Léon Augustin Lhermitte, French, 1844–1925
Picking Lilies of the Valley, 1887
Charcoal on laid paper, 15 1/4 x 11 1/4 in.
Signed lower left: L. Lhermitte
Lhermitte produced this drawing as one of a series of illustrations for André Theuriet’s Rustic Life, published in 1888. This illustration accompanies Theuriet’s text on women and children gathering lilies-of-the-valley blooms from the forest to sell in Paris:
Large bunches of these little flowers bring as much as ten sous; and to many poor families in the village ten sous is a godsend. So in the early dawn women and girls, dressed in their oldest clothes, wander through the thickets to gather lily-of-the-valley. Their feet and hands bleed in making a way through the brambles; the sun burns their necks and backs; sometimes a sudden hailstorm wets them to the skin. But still they go on, eager for their harvest.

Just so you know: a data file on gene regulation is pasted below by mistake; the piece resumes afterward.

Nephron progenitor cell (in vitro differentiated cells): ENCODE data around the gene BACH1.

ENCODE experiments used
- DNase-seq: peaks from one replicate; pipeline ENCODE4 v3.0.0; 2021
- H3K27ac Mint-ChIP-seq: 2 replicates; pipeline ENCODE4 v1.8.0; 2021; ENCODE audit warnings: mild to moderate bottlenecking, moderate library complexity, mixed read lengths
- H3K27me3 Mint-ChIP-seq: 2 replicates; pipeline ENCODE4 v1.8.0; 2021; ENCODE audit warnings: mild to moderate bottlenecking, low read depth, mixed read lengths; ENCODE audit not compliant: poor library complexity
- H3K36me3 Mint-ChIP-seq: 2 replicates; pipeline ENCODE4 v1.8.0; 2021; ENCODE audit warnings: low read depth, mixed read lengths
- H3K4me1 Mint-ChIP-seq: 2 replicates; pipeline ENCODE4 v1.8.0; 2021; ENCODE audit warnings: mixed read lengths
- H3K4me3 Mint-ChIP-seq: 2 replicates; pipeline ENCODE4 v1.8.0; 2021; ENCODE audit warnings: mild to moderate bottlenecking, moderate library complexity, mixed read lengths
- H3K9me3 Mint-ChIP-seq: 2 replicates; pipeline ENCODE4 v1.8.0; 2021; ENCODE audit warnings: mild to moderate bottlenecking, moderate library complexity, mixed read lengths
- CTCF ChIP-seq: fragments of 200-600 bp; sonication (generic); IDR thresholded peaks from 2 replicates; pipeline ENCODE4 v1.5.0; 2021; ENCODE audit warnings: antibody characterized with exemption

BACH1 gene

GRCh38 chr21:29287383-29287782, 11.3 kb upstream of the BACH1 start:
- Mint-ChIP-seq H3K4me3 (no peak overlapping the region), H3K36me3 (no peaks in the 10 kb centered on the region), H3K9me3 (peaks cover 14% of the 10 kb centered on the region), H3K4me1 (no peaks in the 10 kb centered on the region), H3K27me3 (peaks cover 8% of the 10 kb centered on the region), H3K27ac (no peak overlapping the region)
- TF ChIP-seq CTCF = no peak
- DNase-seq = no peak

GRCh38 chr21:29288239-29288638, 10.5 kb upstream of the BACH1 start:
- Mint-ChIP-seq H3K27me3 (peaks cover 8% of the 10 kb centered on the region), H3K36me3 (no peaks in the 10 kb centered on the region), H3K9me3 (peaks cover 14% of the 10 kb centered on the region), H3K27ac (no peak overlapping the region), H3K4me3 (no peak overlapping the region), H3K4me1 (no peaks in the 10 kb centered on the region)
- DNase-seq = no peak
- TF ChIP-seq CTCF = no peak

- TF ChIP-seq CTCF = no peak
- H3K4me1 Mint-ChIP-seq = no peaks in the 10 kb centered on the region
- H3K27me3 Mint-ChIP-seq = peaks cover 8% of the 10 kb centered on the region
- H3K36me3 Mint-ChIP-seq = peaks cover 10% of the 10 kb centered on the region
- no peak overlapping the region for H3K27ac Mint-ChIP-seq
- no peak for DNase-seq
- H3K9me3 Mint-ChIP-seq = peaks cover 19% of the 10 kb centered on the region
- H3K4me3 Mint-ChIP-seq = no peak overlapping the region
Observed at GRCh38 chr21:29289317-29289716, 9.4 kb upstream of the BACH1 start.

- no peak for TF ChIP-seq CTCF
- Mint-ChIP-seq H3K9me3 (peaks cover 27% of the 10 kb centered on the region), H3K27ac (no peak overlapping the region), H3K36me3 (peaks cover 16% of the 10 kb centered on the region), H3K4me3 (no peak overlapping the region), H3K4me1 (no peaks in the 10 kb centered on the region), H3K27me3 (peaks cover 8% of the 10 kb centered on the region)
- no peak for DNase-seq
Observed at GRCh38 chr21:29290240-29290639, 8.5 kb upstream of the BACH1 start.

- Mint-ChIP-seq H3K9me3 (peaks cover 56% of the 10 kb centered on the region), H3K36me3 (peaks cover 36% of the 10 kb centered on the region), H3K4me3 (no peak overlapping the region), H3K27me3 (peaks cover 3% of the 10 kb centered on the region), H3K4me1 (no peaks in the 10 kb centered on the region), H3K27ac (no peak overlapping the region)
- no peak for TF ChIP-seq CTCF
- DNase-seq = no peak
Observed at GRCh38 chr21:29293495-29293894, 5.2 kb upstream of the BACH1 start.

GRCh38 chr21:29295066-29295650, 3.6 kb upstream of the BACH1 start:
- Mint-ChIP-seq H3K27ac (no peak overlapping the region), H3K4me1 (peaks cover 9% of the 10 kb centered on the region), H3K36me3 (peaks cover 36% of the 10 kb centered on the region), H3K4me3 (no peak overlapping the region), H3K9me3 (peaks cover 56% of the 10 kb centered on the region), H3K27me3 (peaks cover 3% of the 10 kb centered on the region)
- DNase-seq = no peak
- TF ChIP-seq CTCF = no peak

Lhermitte here instilled the two young girls picking flowers with an aura of innocence and spirituality, reflecting his belief—and that of contemporaries like Jules Breton—in the nobility of peasants.